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Tea Parties: Conservatives' New Media Launch?

Joshua Sharp

Posted:  Apr 19th 2009 12:20AM

Filed Under: US Elections, Politics, USC, Media

The "tax day tea parties" this week marked arguably the most visible sign of a conservative uprising since before Bush 43's presidency, with over 300,000 estimated attendees across nearly 350 cities nationwide.

But the larger impact embodied by these protests is a bit more subtle: It shows that conservatives have discovered new media in a very powerful way.

Political campaigns of all ideological viewpoints have long gathered e-mail lists of supporters and built professionally-designed websites to serve as their online presence. But only recently has the Internet evolved to serve as a global town hall, with activists uploading pictures and videos from events held around the world, and networking tool, with registered organizers pooling resources and sharing plans.

In the last election season, both Barack Obama and John McCain created social networking sites and event registration tools in addition to Facebook pages and a YouTube channel. The Obama campaign was more successful with these tools for a variety of reasons (younger base of supporters, ridiculous talent on staff), but the online media landscape is changing so rapidly that conservatives have a real chance at surpassing the most impressive techniques of the '08 cycle.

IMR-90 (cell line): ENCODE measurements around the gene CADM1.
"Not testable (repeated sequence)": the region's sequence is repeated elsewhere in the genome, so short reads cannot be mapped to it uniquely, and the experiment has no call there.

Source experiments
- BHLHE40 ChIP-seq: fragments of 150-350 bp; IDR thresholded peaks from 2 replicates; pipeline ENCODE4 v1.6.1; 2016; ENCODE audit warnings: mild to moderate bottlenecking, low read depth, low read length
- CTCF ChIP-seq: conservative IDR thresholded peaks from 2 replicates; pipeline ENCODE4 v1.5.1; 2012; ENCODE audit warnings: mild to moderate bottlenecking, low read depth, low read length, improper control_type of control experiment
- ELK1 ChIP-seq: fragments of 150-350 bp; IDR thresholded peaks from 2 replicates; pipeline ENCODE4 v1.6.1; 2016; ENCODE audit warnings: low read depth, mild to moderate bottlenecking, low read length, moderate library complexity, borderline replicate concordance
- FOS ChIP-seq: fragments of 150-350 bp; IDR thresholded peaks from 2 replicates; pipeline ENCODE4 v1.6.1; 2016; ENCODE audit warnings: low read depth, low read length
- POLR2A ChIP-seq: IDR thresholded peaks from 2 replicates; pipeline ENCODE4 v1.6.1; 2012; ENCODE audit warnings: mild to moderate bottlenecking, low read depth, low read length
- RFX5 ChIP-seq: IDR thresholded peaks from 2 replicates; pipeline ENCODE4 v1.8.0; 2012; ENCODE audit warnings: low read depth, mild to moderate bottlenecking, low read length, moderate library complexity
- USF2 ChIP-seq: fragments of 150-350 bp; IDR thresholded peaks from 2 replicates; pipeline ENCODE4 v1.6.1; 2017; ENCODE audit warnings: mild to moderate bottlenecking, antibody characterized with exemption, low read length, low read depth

Beyond the ideological debate behind Wednesday's protests, the fact remains that hundreds of events, sometimes thousands of miles apart, were linked together by the power of social media, as organizers coordinated events online and exchanged pictures (video, stories, etc.) afterward.

More on new media after the jump...

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Alaskan Republicans Ask for Begich's Resignation

Tony Romm

Posted:  Apr 3rd 2009 11:49AM

Filed Under: US Elections, Politics, American University

Now that federal prosecutors have abandoned their ethics case against embattled Sen. Ted Stevens, R-Alaska, the state's leading Republicans have asked Stevens' successor, Democratic Sen. Mark Begich, to defend his seat in a special election.

The latest round of Alaskan political boondoggling began earlier this week when the state's GOP chair, Randy Ruedrich, publicly attributed Begich's close, 3,700-vote victory over Stevens last November to "a few thousand Alaskans [who] thought that Senator Stevens was guilty of seven felonies." Gov. Sarah Palin then echoed that assertion in a separate interview on Thursday, telling the Anchorage Daily News, "Alaskans deserve to have a fair election not tainted by some announcement that one of the candidates was convicted fairly of seven felonies, when in fact it wasn't a fair conviction."

To Ruedrich and Palin, the ideal redress would be a prompt do-over, triggered by Begich's resignation. The vacancy would then permit Stevens, who was indicted in July for failing to disclose gifts he received while in office, to attempt a new campaign without the looming threat of legal action.